Album review: ‘Phases’ by Angel Olsen

FLIES ON HER WALL: Angel Olsen's latest album is a collection of demos and outtakes recorded over the last several years. 'Phases' strips away production sheen to reveal Olsen performing songs in mostly unadorned fashion.
FLIES ON HER WALL: Angel Olsen's latest album is a collection of demos and outtakes recorded over the last several years. 'Phases' strips away production sheen to reveal Olsen performing songs in mostly unadorned fashion.

Across her first three albums and an EP, Asheville-based Angel Olsen has carved out a musical niche. Her music is perhaps best described as a collection of familiar, well-worn melodies and styles to which she applies her own stamp. Her last release of new material, My Woman, from 2016 drew upon a number of subgenres including ’80s alterna-rock (“Intern”) and Phil Spector girl-group pop (“Never Be Mine”).

Olsen’s latest effort is a collection of previously unreleased material: outtakes, demo recordings, b-sides and covers, plus two (relatively) new songs. The grab-bag nature of Phases means that the songs don’t form a cohesive whole, but that doesn’t mean it’s not a worthwhile set.

The most notable cut on Phases is its opening track. Released on an anti-Trump collection of various artists called Our First 100 Days, “Fly on Your Wall” is a starkly arranged tune built around a languid Olsen vocal, some insistent guitar strumming and defiantly plodding, behind-the-beat and primitive drumming.

Recorded during the My Woman sessions, “Special” feels a bit like Olsen fronting the Jesus and Mary Chain, and the band spent the first half of the song playing in another room. There’s a woozy, mid-period Velvet Underground vibe, which feels out of tune (even if it’s not) — that quality is almost certainly a feature, not a bug.

The demo recording “Only With You” adopts the approach Liz Phair used in her pre-fame Girlysound tapes: up close and almost uncomfortably personal. The song uses a favorite Olsen technique of subtly turning up the volume and intensity of the instrumental accompaniment as the song unfolds. Still, the arrangement remains quite understated as the song concludes.

“All Right Now” (definitely not the 1970 hit by Free) leverages Olsen’s breathiest vocal approach; how one feels about the track will depend largely on whether back-of-the-throat breathy singing is appealing or tiresome. Perhaps as a balance, Phases is sequenced such that the following track, “Sans,” finds Olsen’s vocal adopting a faraway, somewhat nasal tone. The lone electric guitar is placed even farther back in the sonic landscape.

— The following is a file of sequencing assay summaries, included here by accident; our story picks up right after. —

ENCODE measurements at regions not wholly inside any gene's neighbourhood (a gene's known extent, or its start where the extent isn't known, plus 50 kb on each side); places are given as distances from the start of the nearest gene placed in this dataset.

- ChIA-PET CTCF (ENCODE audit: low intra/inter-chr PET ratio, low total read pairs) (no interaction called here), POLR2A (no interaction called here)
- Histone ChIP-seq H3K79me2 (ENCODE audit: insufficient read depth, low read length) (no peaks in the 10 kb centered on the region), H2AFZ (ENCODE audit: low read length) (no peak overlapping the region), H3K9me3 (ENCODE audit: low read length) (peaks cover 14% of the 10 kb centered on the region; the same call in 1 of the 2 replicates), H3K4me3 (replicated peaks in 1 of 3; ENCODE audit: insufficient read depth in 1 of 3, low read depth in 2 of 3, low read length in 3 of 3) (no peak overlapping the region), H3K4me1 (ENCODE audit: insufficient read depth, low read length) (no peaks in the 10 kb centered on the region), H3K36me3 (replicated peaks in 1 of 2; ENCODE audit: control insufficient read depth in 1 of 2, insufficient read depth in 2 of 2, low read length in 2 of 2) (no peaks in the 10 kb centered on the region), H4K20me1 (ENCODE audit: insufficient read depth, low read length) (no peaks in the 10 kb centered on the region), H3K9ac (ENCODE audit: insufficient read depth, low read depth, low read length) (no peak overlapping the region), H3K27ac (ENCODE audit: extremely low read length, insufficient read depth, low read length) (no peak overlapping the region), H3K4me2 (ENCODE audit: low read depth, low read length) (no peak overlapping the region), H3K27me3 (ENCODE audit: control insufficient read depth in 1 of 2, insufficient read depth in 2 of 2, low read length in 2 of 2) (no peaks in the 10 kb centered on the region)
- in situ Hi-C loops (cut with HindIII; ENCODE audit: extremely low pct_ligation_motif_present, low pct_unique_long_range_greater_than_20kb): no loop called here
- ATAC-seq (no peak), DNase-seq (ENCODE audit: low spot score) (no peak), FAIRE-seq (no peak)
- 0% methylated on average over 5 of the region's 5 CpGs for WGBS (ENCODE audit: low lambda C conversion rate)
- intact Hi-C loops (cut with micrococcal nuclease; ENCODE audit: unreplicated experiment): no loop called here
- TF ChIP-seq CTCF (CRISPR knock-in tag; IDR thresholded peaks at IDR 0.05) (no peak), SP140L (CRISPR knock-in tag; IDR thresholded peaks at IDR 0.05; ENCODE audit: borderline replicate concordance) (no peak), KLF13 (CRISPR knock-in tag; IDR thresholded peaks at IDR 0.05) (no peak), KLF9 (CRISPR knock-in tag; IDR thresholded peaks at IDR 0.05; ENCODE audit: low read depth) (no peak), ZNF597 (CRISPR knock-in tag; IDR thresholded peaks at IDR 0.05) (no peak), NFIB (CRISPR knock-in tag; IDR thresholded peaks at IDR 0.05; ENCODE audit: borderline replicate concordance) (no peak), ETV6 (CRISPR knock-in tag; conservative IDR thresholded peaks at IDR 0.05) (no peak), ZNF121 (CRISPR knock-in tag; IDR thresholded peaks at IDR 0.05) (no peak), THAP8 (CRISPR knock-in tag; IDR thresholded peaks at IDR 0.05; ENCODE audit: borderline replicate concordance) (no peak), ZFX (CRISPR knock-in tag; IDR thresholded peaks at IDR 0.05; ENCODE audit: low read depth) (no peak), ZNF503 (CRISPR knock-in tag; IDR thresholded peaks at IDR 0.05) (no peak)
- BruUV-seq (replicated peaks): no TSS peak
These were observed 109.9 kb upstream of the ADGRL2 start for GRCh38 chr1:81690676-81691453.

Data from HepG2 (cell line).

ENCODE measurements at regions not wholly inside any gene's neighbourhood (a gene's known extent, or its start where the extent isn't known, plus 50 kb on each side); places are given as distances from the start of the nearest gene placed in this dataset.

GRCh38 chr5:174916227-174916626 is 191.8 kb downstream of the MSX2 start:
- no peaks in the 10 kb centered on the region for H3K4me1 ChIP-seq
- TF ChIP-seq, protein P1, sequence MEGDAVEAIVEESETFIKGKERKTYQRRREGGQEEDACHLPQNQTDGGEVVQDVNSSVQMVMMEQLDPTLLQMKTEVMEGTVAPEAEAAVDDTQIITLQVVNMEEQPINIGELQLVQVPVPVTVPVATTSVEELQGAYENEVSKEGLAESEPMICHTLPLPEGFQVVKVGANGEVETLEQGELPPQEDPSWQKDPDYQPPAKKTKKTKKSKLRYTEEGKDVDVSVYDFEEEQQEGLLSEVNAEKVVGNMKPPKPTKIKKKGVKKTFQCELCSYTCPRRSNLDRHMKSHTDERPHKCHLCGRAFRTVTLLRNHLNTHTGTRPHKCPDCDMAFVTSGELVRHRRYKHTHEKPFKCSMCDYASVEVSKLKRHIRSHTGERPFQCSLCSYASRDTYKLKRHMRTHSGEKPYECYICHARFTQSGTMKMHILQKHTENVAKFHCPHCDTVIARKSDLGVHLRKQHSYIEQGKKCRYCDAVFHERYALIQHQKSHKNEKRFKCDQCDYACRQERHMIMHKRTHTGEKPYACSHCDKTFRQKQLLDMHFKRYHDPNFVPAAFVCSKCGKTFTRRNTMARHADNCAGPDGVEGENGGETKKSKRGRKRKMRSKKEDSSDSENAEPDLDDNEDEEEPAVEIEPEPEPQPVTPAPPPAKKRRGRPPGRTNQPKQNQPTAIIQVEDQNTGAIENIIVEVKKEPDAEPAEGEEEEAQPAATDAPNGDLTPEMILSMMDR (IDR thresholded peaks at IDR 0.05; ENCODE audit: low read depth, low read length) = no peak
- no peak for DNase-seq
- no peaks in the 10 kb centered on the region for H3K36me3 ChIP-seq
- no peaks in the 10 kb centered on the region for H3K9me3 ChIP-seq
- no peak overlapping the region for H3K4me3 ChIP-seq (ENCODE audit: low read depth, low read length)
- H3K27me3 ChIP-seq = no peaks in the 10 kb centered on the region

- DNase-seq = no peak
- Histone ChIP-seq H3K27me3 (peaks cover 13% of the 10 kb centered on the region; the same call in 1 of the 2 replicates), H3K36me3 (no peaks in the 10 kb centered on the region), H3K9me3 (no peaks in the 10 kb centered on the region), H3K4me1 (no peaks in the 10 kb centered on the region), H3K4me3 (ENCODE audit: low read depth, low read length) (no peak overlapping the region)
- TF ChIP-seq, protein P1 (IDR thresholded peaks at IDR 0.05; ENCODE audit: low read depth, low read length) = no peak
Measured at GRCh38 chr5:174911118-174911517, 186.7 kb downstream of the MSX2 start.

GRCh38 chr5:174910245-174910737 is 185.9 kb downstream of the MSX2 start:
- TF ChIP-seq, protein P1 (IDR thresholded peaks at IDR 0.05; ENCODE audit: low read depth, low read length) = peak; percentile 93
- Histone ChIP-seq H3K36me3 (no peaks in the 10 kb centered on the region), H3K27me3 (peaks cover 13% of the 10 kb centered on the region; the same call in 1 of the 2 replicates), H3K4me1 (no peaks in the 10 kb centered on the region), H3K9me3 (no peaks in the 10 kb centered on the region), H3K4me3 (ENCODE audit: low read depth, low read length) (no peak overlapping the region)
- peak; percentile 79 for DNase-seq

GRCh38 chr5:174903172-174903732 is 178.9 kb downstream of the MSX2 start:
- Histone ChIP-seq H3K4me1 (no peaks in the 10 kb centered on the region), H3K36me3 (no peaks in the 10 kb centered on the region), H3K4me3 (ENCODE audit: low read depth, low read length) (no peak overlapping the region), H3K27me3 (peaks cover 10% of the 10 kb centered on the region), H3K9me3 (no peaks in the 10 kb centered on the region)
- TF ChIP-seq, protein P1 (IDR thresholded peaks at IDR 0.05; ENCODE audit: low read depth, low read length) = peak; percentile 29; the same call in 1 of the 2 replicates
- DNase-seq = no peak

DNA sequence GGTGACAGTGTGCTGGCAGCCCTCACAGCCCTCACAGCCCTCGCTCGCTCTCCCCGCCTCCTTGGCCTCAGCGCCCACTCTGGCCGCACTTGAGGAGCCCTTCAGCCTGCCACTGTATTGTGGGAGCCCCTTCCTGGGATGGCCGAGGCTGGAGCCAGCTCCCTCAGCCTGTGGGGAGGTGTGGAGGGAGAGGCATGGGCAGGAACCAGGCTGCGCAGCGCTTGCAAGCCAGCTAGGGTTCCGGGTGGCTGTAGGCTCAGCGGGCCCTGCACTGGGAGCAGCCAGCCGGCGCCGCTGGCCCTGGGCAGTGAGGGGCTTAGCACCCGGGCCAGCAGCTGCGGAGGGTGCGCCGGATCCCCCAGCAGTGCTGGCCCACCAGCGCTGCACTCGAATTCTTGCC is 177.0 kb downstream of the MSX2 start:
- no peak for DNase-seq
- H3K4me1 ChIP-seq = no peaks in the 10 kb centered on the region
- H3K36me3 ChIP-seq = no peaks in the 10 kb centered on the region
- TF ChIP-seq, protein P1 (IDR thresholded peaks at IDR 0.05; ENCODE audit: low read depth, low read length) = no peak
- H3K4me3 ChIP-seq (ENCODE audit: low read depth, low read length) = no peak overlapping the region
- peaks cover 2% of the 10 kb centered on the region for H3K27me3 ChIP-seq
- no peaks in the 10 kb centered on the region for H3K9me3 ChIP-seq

Those shifting uncomfortably in their seats through the first half of Phases, as they wish for a tune with some instrumental grit and muscle, are rewarded with “Sweet Dreams.” Not the 1983 single from Eurythmics, this “Sweet Dreams” has a freaky late-’60s folk-rock vibe, and it features some of the album’s best — and most varied — singing from Olsen. The instrumentation — most notably a deceptively simple guitar solo — is also top-notch.

For “California,” it’s back to the spare approach. Shades of Nancy Sinatra (with Lee Hazlewood) can be found in the tune, but a strong case could be made that Joni Mitchell and Pearls Before Swine are musical touchstones here, as well.

Olsen’s cover of Bruce Springsteen’s “Tougher Than the Rest” is another of those love-it-or-hate-it tracks, with a deeply affected vocal and an out-of-tune guitar that’s dialed down nearly to the point of inaudibility. A reading of Roky Erickson’s “For You” sounds as if it might be from the same demo session, though it features a more appealing vocal and louder (not to mention more interesting) guitar accompaniment.

“How Many Disasters” is a fragile and spare singer-songwriter confessional-style tune; the minimalist arrangement suits it perfectly. “May as Well” is cut from similar cloth. Phases closes with “Endless Road,” a slice of ersatz cowboy folk: a song written by acclaimed tunesmith Hoyt Axton and originally performed on the TV series Bonanza as a duet with Pernell Roberts. Olsen changes the key and dials back the original’s sentimentality in favor of something a bit deeper.

Listeners who appreciate Olsen for her arranging and instrumental skills are advised to lay hands on all of her other work first; for them, Phases is worthwhile but should be their last purchase. Those new to Olsen’s work are cautioned to start elsewhere, instead. But anyone who has enjoyed the singer-songwriter’s work live and/or on record will find that Phases helps round out the listener’s understanding of Olsen’s musical world.

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About Bill Kopp
Music journalist, historian, collector, and musician. In that order? Perhaps. My book, "Reinventing Pink Floyd: From Syd Barrett to The Dark Side of the Moon," will be published in 2018 by Rowman & Littlefield. Follow me @the_musoscribe

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